Centers the experiences, desires, and agency of a queer Black boy navigating his evolving selfhood and the challenges of society’s conditional love for his truthful existence.
Queer Black existence has been here forever, and yet rarely has that experience been spotlighted within literature aimed at Black boyhood. This is the context in which this “memoir-manifesto” begins, as Johnson, a still relatively young 33-year-old journalist and activist, debuts his unfolding life story within a vacuum of representation. These stories wrestle with “joy and pain...triumph and tragedy” across many heavy topics—gender policing, sexual abuse, institutional violence—but with a view to freedom on the horizon. Through the witnessing of Johnson’s intimate accounts, beginning with his middle-class New Jersey childhood and continuing through his attendance at a historically Black university in Virginia, readers are invited on their own paths to healing, self-care, and living one’s truth. Those who see themselves outside the standpoint of being Black and queer are called in toward accountability, clarifying an understanding of the history, language, and actions needed to transform the world—not in pity for the oppressed but in the liberation of themselves. This title opens new doors, as the author insists that we don’t have to anchor stories such as his to tragic ends: “Many of us are still here. Still living and waiting for our stories to be told—to tell them ourselves.”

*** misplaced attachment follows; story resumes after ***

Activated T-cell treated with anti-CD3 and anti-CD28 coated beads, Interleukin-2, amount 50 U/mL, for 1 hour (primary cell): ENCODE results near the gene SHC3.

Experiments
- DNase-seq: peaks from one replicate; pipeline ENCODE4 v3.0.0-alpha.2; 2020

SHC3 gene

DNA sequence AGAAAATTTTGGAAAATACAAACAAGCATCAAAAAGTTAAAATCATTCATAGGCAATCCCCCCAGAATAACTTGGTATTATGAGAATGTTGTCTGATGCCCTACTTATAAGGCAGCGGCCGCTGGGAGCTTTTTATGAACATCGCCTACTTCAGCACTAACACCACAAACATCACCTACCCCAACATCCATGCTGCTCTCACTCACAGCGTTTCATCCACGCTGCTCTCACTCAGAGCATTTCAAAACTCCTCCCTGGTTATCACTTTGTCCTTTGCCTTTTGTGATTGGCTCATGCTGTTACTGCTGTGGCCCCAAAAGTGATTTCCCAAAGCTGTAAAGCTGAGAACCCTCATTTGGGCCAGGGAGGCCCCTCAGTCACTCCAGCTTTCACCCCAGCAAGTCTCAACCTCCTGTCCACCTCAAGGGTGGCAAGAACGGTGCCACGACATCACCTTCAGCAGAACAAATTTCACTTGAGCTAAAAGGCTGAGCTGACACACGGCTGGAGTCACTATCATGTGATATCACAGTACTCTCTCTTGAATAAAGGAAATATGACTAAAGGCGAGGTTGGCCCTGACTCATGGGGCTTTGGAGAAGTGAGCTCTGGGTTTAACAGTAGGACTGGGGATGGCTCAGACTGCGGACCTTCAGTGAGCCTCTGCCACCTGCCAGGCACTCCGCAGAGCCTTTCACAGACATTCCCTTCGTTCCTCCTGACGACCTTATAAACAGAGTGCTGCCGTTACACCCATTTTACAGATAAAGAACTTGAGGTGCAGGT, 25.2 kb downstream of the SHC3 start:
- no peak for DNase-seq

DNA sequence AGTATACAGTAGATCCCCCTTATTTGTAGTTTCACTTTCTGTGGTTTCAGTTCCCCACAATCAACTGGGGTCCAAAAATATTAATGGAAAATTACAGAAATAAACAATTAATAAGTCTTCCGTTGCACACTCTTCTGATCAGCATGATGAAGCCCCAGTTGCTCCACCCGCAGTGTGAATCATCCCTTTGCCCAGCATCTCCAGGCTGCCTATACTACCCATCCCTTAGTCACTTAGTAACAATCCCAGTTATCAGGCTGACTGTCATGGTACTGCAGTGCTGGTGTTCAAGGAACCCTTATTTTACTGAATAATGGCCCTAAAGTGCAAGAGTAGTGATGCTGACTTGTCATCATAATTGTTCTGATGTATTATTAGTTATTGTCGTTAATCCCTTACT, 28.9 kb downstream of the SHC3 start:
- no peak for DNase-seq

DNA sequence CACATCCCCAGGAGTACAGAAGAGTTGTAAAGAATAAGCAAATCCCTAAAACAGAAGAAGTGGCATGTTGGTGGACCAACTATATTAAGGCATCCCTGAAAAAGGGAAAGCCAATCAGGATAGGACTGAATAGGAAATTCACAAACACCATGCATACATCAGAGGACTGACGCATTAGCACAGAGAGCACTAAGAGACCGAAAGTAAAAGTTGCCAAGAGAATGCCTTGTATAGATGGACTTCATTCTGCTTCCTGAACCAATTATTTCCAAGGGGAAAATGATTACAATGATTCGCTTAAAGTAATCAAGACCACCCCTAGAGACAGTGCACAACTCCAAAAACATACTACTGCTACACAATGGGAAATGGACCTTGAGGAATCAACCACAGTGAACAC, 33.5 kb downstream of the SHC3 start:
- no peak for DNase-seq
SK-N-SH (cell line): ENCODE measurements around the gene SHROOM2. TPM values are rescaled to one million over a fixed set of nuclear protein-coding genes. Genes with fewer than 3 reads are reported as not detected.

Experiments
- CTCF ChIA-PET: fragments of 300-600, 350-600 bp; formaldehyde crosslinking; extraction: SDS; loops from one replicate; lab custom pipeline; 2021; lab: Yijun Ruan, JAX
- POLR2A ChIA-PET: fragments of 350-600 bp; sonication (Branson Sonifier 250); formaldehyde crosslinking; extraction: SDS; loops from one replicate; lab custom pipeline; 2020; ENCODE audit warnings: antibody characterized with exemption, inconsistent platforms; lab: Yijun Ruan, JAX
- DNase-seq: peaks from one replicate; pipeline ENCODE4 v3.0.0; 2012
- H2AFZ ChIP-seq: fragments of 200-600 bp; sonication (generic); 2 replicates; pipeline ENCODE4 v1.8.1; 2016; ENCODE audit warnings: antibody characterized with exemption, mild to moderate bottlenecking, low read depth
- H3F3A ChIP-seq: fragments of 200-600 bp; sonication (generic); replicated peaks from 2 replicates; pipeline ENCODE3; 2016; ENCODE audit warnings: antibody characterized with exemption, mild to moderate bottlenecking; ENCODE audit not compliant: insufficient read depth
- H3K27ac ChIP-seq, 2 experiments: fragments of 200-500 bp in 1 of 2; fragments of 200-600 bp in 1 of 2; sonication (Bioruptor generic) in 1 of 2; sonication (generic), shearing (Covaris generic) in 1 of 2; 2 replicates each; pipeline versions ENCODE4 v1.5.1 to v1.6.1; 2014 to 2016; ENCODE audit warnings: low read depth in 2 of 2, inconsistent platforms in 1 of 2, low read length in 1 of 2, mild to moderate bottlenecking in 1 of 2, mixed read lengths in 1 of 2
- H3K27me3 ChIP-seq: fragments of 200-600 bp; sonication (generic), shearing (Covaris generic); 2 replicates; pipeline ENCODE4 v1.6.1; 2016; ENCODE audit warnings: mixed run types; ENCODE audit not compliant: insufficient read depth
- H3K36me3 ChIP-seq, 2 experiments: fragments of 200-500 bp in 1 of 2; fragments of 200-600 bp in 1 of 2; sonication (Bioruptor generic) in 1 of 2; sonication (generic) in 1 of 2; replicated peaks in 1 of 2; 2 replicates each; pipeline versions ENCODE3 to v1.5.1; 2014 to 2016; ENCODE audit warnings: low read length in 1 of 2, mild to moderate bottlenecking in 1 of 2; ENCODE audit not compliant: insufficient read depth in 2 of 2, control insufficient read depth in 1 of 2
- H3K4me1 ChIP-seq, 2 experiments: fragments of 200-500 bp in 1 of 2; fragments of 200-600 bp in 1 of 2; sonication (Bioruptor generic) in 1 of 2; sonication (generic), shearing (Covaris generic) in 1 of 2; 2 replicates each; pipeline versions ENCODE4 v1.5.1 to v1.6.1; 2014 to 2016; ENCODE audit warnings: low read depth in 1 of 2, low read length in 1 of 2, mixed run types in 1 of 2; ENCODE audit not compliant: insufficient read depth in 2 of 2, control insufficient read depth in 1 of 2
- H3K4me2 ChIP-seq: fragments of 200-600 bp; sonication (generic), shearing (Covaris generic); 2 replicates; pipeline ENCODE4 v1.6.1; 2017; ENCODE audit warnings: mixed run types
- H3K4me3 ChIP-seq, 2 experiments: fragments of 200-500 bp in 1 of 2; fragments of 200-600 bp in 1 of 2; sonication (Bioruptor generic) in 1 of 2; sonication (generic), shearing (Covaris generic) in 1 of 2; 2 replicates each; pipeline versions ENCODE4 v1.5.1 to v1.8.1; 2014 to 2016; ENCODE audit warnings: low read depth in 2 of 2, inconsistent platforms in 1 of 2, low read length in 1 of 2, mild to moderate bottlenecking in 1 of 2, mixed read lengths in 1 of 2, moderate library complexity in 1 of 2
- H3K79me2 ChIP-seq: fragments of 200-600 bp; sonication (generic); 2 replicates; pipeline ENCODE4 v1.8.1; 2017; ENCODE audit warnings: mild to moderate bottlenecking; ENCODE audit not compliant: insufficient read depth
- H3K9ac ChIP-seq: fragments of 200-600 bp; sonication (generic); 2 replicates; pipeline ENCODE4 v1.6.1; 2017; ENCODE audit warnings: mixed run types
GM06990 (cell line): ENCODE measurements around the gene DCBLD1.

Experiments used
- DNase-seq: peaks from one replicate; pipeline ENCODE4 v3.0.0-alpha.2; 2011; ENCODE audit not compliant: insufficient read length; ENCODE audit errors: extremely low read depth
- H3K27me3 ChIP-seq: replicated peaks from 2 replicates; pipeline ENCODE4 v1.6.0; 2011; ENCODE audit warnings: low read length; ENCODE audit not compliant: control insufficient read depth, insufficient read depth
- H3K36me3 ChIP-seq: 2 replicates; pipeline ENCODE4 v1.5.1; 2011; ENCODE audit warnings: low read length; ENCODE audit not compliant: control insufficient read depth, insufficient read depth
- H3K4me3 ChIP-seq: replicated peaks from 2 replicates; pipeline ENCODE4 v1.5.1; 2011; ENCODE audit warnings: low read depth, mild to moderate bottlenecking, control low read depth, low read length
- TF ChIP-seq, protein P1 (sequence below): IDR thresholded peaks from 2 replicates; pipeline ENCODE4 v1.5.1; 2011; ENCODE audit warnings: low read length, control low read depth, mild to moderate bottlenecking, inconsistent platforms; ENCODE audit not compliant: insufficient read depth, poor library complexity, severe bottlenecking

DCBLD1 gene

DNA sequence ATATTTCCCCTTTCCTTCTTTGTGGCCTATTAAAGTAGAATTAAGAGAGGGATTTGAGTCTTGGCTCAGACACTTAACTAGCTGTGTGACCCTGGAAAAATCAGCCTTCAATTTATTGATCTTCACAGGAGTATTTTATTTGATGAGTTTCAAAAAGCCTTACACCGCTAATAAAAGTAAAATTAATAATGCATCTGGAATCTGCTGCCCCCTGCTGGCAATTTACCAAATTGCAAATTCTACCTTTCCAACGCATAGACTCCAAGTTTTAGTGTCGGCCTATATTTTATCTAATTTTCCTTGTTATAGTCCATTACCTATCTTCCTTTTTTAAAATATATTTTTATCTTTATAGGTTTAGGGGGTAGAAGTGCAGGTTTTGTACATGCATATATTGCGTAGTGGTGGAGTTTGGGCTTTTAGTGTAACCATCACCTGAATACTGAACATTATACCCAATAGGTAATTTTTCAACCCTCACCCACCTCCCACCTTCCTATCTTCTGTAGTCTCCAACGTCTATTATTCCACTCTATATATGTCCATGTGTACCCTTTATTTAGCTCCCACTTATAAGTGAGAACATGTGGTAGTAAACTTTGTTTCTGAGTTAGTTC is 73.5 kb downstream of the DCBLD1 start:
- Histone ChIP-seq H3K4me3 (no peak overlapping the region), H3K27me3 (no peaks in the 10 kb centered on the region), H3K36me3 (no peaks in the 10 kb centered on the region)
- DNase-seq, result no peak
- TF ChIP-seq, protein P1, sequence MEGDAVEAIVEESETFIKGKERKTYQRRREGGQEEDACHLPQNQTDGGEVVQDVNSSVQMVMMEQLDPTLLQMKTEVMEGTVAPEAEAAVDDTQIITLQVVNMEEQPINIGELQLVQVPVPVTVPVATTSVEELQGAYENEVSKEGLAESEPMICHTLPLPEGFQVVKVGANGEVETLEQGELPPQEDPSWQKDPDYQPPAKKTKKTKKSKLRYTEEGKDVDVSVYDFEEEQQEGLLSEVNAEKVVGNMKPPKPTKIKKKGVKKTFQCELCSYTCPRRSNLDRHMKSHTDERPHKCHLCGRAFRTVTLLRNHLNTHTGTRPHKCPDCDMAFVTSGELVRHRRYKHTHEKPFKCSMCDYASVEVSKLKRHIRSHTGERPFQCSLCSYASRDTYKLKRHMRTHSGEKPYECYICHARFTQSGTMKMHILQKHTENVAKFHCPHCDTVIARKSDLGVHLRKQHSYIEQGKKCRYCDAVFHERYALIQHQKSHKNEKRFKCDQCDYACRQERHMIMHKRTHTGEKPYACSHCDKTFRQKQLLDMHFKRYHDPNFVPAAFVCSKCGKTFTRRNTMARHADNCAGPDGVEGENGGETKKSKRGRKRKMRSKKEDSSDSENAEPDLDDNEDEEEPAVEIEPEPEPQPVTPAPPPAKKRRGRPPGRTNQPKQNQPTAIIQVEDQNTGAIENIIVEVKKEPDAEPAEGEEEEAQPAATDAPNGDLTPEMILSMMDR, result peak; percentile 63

A critical, captivating, merciful mirror for growing up Black and queer today.(Memoir. 14-adult)